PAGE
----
The Iraq war and the war in Afghanistan have also left millions of victims who are paying the price of wars they never wanted or caused.
For once, the capitalist media in Britain are showing the misery of war and the plight of refugees in Ukraine because it suits the interests of the ruling classes to do so. If this was a war supported by British capitalism, it would be a different story altogether.
Capitalism is a system based on the drive to make a profit and capitalist governments in different countries carry through policies to further their interests. They do not carry out domestic or foreign policies in the interest of ordinary people, the working-class and young people. Similarly, they are no friends of refugees and asylum seekers.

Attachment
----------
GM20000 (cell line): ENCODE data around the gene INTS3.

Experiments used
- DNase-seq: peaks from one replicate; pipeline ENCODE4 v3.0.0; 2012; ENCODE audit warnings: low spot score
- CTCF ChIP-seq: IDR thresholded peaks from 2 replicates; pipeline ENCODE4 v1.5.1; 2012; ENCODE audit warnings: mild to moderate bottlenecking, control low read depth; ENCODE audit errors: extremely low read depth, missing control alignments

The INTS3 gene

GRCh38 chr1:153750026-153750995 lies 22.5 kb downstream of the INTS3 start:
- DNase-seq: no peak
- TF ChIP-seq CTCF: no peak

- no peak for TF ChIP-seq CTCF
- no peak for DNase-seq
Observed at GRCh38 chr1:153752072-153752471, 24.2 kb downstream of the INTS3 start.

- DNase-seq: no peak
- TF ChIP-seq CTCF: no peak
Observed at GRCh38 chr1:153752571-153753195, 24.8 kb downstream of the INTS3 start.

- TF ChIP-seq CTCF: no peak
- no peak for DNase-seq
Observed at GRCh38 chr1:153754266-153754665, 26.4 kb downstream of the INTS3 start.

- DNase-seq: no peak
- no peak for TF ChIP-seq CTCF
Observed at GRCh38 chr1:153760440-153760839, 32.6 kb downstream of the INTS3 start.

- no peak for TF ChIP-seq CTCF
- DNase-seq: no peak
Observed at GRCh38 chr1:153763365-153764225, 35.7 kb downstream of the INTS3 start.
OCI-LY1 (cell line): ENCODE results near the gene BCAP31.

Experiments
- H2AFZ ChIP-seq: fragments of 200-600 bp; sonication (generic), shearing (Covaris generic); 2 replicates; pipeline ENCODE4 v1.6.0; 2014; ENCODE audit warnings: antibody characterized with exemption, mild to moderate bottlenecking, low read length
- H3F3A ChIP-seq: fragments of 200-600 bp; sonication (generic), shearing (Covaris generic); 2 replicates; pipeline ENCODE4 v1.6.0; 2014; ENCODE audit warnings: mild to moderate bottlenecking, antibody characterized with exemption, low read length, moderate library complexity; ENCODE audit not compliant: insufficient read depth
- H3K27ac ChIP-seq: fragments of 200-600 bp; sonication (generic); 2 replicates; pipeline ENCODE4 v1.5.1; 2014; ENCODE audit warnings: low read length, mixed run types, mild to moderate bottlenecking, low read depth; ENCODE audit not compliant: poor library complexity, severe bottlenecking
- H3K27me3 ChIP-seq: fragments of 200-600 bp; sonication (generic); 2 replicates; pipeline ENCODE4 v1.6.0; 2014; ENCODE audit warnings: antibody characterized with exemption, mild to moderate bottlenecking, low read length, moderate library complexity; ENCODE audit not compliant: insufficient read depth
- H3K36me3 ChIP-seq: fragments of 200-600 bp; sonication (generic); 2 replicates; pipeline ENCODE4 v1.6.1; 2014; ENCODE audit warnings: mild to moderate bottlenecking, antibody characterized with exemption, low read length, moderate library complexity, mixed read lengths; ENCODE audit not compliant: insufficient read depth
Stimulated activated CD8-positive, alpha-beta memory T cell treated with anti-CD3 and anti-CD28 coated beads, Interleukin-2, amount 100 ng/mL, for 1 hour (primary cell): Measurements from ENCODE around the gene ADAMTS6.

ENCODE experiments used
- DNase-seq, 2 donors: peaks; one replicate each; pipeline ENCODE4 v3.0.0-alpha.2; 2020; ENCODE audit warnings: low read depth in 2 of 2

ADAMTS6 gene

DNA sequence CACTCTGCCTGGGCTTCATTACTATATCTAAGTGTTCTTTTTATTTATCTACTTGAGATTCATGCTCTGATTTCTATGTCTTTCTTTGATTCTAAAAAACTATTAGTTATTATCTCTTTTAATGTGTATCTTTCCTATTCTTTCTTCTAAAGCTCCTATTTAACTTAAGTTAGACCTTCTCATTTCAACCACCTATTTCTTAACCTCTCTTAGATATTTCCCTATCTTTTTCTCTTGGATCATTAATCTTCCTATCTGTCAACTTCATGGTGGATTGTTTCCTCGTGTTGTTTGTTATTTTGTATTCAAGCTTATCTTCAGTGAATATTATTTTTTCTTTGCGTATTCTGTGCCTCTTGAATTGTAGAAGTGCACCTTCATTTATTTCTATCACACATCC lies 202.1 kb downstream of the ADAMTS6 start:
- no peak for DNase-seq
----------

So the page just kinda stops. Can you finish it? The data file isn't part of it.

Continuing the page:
For them, migrant workers, refugees and asylum seekers are a group of people to blame for the lack of services, austerity and the crises caused by their system, and to be exploited to make a profit. Anti-immigration propaganda might be on pause in the capitalist media during the Ukraine war, but it will be used again to divide communities. Particularly as the cost of living continues to increase and governments prepare for an offensive on working-class living standards.